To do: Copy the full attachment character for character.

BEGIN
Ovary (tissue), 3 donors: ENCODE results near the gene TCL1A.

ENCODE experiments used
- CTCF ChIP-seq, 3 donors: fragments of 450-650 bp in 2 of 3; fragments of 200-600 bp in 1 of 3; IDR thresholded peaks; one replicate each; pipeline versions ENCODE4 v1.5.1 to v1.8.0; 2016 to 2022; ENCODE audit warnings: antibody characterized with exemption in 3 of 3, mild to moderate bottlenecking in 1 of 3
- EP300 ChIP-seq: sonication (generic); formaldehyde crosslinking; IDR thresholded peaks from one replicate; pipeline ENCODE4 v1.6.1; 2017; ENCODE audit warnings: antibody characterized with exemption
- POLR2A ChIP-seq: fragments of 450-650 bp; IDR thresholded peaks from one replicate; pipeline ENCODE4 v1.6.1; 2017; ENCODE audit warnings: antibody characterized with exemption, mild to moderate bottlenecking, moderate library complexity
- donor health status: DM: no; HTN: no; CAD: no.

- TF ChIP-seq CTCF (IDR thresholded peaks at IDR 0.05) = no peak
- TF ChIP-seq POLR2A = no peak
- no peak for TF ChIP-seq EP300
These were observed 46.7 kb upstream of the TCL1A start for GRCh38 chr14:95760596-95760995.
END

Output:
Ovary (tissue), 3 donors: ENCODE results near the gene TCL1A.

ENCODE experiments used
- CTCF ChIP-seq, 3 donors: fragments of 450-650 bp in 2 of 3; fragments of 200-600 bp in 1 of 3; IDR thresholded peaks; one replicate each; pipeline versions ENCODE4 v1.5.1 to v1.8.0; 2016 to 2022; ENCODE audit warnings: antibody characterized with exemption in 3 of 3, mild to moderate bottlenecking in 1 of 3
- EP300 ChIP-seq: sonication (generic); formaldehyde crosslinking; IDR thresholded peaks from one replicate; pipeline ENCODE4 v1.6.1; 2017; ENCODE audit warnings: antibody characterized with exemption
- POLR2A ChIP-seq: fragments of 450-650 bp; IDR thresholded peaks from one replicate; pipeline ENCODE4 v1.6.1; 2017; ENCODE audit warnings: antibody characterized with exemption, mild to moderate bottlenecking, moderate library complexity
- donor health status: DM: no; HTN: no; CAD: no.

- TF ChIP-seq CTCF (IDR thresholded peaks at IDR 0.05) = no peak
- TF ChIP-seq POLR2A = no peak
- no peak for TF ChIP-seq EP300
These were observed 46.7 kb upstream of the TCL1A start for GRCh38 chr14:95760596-95760995.